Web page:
Our Moon is believed to have been created by a different manner. The early Solar System was a very violent and chaotic place. As planets and moons were born, they were bombarded by asteroids and small planets. The Moon’s many craters is clear evidence of this early chaotic period. In the 1970s a theory was proposed: about 4.5 billion years ago the Moon was formed by a gigantic collision between the early Earth and another planet. Recently a new theory has surfaced which tweaks the original 70s theory. I’ll begin with the established theory first, then get back to the revised theory later.

earth moon collisionThe original theory states that a mars-size planet on a similar orbit as Earth struck the Earth on an angle. The collision created the Moon and quite possibly the tilt of the Earth’s axis of 23 degrees. This rouge planet is sometimes referred to as Theia, named after the mother of the ancient Greek moon goddess, Selene. The impact generated intense heat in both planets. The Earth absorbed part of Theia along with her heavy iron core, the lighter rocky material ended up in a ring around Earth’s orbit. From this debris our first satellite would from. Interestingly, the Moon may have been intact after only several decades. Over billions of years both bodies cooled, but not entirely; the Earth still has a largely molten core. The smaller Moon may have completely cooled or perhaps still retains a tiny molten core.

 Evidence for the ‘Giant Impact Theory’ (70s theory)

  • The Moon is large for a satellite in comparison to the size of the Earth. Most moons are much smaller in ratio to the planet they orbit. Models for how moons are usually formed place a limit on how big a moon can be in relation to its host planet. Our Moon appears to be too big to have formed by surrounding gas in the early solar system or captured by the Earth’s gravity.
  • By examining the surfaces of both Mercury and Mars we are able to see what the early solar system must have been like. Virtually unchanged for about 4 billion years, these planets are dotted with craters. Some of which are as large as six hundred miles wide. The Earth has no such markers due to climate and erosion, but by deduction, we can assume that the early Earth was also hit by large objects (such as Theia).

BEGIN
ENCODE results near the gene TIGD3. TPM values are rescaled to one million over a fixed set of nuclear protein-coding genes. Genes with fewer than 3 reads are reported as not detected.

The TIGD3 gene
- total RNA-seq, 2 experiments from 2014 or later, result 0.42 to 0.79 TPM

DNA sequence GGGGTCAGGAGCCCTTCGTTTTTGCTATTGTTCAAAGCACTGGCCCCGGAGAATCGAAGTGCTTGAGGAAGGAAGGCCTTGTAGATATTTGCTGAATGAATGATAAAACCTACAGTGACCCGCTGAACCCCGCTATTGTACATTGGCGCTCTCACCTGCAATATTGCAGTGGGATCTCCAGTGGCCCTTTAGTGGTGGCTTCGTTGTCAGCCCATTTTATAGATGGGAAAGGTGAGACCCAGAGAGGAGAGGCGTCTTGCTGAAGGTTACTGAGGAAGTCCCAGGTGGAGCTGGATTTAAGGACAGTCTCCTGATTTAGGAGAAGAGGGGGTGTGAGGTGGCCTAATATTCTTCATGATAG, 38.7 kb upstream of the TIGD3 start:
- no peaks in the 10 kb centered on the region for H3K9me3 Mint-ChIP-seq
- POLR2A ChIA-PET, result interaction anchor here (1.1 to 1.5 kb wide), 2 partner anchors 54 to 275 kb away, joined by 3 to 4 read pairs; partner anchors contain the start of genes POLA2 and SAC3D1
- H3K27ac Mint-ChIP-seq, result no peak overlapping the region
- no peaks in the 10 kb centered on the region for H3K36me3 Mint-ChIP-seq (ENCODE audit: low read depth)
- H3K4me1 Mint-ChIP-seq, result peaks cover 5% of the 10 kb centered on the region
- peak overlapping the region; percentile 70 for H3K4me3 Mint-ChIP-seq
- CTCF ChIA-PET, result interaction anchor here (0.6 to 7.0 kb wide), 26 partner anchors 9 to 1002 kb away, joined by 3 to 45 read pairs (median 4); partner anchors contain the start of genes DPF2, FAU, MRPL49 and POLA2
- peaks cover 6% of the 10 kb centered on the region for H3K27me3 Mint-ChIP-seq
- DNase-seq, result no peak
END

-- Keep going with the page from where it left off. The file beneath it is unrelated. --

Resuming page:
• In six trips to the Moon the Apollo astronauts collected rock samples and for the first time they were able to see what the Moon was made of. Remarkably, the Moon samples were found to have a similar chemistry to Earth. This discovery is in line with a Theia and Earth collision. Such an event would have blasted parts of the Earth into space which coalesced with bits of Theia to form the Moon.
  • The impact hypothesis was also put to the test with computer simulations. The impact suggested, was applied to software that recreated the conditions of the early Solar System. After running several simulations of a Mars-size object colliding with the Earth at the angle predicted, everything worked. The end result was the Earth/Moon system we have today.

The ‘big Whack’ (new theory)

This is where the new revised theory comes in; modern computer simulations suggest a much more intense collision at a significantly sharper angle. Such an intense impact would have vaporized Theia and much of the Earth. This  accounts for why the Earth and Moon are so similar in their chemistry. In fact, new research is finding increasing chemical similarity. This points to a much more violent impact which would have thoroughly mixed both bodies before they separated.